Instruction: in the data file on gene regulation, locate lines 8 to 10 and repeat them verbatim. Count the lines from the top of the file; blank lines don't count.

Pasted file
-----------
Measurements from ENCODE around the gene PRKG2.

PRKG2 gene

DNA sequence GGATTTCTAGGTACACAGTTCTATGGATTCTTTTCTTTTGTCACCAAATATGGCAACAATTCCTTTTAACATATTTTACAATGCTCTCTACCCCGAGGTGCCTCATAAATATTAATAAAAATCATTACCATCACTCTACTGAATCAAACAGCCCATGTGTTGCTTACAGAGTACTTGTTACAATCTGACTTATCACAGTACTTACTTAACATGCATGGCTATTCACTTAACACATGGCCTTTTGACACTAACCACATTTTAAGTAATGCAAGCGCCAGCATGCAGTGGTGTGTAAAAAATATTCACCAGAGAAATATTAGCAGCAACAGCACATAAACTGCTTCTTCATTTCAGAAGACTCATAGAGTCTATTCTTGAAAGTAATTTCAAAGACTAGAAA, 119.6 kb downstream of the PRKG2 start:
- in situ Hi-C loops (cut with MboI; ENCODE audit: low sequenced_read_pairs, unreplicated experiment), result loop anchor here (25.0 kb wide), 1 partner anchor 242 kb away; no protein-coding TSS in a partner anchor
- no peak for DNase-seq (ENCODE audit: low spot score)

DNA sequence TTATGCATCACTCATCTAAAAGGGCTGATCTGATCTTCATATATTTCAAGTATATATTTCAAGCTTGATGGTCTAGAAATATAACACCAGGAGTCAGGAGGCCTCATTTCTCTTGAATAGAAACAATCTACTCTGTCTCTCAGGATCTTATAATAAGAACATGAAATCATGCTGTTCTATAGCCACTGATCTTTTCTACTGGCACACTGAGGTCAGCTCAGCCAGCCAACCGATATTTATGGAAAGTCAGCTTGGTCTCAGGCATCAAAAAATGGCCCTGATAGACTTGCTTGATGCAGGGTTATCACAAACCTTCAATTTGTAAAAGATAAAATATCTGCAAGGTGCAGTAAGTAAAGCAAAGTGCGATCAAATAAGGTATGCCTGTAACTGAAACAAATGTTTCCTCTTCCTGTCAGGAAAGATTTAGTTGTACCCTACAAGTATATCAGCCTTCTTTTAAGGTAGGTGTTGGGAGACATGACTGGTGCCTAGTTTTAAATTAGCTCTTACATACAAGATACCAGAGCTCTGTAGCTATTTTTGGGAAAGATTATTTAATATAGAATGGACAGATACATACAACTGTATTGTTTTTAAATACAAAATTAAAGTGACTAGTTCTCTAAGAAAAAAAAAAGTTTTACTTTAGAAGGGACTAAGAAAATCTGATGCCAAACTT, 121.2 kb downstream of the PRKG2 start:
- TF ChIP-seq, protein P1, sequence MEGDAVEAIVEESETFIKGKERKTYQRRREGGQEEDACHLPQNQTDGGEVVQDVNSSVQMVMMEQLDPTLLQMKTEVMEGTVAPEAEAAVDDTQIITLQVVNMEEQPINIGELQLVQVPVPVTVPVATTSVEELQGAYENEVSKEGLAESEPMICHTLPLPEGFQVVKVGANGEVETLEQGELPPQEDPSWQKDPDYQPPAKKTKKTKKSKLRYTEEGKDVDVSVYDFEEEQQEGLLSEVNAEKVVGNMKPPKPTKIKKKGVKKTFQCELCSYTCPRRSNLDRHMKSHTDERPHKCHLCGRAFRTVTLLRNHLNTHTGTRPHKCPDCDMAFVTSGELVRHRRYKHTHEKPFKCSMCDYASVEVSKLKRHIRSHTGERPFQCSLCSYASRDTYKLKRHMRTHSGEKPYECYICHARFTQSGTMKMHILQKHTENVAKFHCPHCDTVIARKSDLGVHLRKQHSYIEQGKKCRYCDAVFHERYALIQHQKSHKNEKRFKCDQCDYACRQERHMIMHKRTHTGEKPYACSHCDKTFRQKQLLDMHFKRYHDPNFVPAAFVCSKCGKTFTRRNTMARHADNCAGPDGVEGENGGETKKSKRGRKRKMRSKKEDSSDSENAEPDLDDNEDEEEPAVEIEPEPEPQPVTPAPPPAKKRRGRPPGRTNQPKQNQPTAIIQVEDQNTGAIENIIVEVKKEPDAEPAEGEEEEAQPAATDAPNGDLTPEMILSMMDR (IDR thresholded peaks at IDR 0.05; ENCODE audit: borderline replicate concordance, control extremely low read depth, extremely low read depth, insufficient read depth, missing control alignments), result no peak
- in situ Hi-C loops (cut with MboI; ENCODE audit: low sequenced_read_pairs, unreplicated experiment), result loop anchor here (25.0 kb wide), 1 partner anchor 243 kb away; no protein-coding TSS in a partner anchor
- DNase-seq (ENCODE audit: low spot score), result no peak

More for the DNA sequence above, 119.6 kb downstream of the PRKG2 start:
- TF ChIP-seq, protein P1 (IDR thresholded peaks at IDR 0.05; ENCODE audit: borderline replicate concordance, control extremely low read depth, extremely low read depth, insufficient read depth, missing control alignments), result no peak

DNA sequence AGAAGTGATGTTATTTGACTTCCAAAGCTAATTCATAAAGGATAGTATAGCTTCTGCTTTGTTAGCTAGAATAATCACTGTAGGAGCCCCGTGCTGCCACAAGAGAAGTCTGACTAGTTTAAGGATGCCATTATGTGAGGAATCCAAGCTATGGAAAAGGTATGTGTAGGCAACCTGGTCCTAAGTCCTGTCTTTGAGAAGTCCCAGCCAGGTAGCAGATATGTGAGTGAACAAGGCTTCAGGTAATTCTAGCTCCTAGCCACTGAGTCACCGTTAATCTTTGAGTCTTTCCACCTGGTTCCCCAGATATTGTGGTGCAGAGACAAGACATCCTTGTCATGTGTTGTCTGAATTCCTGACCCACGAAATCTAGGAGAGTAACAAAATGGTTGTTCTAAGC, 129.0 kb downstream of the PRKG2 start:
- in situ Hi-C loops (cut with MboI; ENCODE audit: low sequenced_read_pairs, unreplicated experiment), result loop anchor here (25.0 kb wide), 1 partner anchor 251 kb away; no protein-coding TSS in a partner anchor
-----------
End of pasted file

- in situ Hi-C loops (cut with MboI; ENCODE audit: low sequenced_read_pairs, unreplicated experiment), result loop anchor here (25.0 kb wide), 1 partner anchor 243 kb away; no protein-coding TSS in a partner anchor
- DNase-seq (ENCODE audit: low spot score), result no peak

More for the DNA sequence above, 119.6 kb downstream of the PRKG2 start: